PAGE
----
Daily Gains Letter

Income

Retirement planning isn’t just about tucking money away for retirement and hoping it lasts. It’s about replacing your main source of income once you retire with other sources of income; preferably with those that continue to generate income. Life doesn’t stop at retirement; neither should your investment strategies.

Retirement income can come from three different sources: social security; pension; and investments. A long-term approach to retirement investing produces income, wealth creation, and capital growth.

For the most part, Social Security was never supposed to be the sole source of retirement income. More of a starting point; and a very basic starting point at that. The average American can look forward to an annual retirement benefit of less than $15,000 a year; or roughly $1,230 a month. While social security is guaranteed, the income from it isn’t very much.

At the same time, fewer and fewer Americans have pensions to look forward to.

Since the average American cannot count on social security or a pension to carry them through retirement, it’s essential they find other sources to generate recurring income. As an investor, it’s important to be comfortable with and knowledgeable about both the equities you’re interested in and the potential rewards and risks.

If you’re just starting out in the work force, you can afford to be involved in riskier high-yield investment. If you’re nearing retirement, you’ll want to minimize your chances of loss by looking into lower risk, low-yield equities.

For those investors looking for higher returns and willing to take on a little bit of extra risk, they should look into high-yield investments like penny stocks and options. That said, high-yield investments are not for everyone.

Keep in mind; when you are looking for high-yield investments, your risk will be much greater than conservative investments like government bonds. But then again, a basic rule of investing is that high risk translates into high reward.

If you’re nearing retirement, you might want to consider blue chip stocks that offer regular, quarterly dividends. There are a large number of solid, publicly traded companies that have been providing regular dividend yields that significantly outstrip government bonds.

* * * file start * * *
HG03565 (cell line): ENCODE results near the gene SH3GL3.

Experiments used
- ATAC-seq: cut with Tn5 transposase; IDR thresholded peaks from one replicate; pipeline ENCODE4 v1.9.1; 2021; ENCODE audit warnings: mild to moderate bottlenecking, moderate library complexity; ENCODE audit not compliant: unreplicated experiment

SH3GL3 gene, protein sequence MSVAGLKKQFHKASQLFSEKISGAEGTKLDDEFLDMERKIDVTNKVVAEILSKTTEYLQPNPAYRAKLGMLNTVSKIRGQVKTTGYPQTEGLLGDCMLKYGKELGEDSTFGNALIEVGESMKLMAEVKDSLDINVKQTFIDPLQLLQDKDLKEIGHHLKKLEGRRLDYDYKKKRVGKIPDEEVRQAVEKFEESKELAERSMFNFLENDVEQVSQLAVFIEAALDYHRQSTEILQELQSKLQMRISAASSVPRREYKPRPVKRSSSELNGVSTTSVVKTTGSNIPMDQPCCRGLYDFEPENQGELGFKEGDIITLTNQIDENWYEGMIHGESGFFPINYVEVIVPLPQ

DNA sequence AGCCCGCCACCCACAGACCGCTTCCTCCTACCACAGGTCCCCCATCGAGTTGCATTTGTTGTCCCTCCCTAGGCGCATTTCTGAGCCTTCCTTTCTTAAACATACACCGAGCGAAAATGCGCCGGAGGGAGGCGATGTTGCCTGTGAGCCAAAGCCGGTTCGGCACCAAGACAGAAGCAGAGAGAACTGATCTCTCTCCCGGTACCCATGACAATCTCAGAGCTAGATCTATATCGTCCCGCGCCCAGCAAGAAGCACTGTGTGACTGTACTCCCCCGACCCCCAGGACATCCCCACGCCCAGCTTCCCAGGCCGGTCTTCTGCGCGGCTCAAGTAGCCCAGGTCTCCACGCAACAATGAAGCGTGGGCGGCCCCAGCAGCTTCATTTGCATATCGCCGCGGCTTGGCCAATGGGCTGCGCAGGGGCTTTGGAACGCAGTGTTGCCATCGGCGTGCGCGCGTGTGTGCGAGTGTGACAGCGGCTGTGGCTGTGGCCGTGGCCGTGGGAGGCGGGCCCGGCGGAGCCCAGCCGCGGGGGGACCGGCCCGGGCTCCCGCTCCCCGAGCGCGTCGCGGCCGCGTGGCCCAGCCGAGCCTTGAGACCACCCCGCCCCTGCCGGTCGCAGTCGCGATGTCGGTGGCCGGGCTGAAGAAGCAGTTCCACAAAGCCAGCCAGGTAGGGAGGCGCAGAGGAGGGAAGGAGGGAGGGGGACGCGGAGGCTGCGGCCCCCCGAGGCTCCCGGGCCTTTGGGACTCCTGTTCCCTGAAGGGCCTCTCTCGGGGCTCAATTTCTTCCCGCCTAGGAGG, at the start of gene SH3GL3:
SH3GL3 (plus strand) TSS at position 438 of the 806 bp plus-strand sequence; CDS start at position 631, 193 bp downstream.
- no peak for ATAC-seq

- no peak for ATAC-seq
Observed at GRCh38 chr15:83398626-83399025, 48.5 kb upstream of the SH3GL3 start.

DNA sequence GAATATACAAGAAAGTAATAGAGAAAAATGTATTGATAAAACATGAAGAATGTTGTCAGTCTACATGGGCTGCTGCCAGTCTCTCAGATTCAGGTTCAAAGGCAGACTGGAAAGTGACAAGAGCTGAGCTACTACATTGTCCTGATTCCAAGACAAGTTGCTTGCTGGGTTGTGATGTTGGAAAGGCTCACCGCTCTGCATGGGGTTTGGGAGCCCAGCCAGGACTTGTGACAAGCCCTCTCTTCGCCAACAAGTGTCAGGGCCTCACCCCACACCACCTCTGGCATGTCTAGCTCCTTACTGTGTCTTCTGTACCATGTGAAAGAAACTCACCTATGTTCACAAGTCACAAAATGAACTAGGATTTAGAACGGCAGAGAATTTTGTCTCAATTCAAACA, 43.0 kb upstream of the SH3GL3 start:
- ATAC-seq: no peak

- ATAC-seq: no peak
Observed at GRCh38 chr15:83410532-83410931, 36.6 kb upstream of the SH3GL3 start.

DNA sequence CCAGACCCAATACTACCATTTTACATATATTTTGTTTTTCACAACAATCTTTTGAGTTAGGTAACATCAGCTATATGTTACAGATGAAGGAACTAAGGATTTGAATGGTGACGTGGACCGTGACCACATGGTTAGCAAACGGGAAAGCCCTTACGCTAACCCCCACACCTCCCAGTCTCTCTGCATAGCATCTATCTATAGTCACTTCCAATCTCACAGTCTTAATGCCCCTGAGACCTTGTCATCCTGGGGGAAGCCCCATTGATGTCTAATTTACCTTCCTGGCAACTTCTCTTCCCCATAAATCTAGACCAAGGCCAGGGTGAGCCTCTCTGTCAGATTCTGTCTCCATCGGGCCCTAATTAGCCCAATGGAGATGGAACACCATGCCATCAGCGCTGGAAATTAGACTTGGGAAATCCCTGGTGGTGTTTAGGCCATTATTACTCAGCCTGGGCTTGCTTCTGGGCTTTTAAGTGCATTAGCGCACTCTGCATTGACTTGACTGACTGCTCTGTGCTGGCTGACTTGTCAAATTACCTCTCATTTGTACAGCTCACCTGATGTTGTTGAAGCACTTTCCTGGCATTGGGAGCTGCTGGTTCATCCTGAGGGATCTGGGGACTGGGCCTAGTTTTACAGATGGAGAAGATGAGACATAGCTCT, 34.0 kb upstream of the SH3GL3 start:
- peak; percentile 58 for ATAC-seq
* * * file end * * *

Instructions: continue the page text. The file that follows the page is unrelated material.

While there are no easy answers for retiring in comfort, investors do have retirement options that can help increase income and reduce market risk.


Top Stocks to Watch for Steady Dividends and Capital Gains



Top StocksThe stock market may be blooming again with the major key stock indices rallying back above their 50-day moving average (MA), but there is still ample downside vulnerability. We have the mess in the eurozone with Greece threatening to leave the euro and not honor its massive debt obligations. There's also the China risk. Then there are the oil prices. Oil rallied to $53.00 last week, prior to retrenching and then rallying again. It's going to be nerve-racking. The problem investors continue to face is the lack of alternatives to the stock market. The 10-year bond yields 1.82%, which is not great unless you have tons of cash. Of course, you could buy distressed high-yielding Greek or Russian debt, but why would you, gi ... Read More



How to Play America’s Widening Income Gap



America’s Widening Income GapWhen it comes to America’s income levels, we continue to be a nation of haves and have-nots—the latter being the majority. There are about 48 million Americans collecting food stamps and many more are struggling to pay rent and put food on the table. In fact, we are now also seeing once-middle-class families going to food banks. The government wants you to believe all is great, but that’s not true for everyone. Jobs are being created, but the majority are low-income service jobs that don’t require higher-level education. Yet highly educated workers are taking jobs that are far below their skill group and experie ... Read More



How to Generate Premium Income in a Stalling Stock Market